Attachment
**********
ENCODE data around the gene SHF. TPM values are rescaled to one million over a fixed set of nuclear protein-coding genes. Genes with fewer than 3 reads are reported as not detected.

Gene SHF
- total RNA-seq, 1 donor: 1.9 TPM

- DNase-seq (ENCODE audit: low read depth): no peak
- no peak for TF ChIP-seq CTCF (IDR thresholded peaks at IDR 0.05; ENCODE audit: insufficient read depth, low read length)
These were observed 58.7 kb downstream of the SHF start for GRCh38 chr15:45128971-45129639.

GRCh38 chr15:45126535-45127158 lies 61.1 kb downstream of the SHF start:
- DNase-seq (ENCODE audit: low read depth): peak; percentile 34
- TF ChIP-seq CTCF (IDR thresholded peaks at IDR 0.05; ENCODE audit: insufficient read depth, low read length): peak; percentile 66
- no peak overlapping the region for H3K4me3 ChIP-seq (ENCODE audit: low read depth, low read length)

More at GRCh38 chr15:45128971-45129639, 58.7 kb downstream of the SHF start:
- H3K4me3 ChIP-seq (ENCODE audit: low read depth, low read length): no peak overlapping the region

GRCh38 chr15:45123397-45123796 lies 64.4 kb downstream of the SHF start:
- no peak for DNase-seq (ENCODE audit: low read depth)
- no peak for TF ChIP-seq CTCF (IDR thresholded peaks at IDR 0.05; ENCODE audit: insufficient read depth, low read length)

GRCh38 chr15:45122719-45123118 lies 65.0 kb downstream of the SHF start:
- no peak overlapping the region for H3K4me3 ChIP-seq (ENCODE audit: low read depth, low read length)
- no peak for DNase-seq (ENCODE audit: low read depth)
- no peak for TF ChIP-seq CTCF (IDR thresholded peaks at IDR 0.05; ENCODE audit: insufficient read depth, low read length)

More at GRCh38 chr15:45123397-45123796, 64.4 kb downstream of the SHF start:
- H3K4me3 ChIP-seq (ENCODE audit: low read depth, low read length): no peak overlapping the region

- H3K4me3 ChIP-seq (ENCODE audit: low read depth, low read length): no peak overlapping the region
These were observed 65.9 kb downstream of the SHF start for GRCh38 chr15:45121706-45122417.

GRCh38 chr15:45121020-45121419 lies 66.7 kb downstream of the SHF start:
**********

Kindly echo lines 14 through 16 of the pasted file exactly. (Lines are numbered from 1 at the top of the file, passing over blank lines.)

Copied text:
- no peak for DNase-seq (ENCODE audit: low read depth)
- no peak for TF ChIP-seq CTCF (IDR thresholded peaks at IDR 0.05; ENCODE audit: insufficient read depth, low read length)

GRCh38 chr15:45122719-45123118 lies 65.0 kb downstream of the SHF start: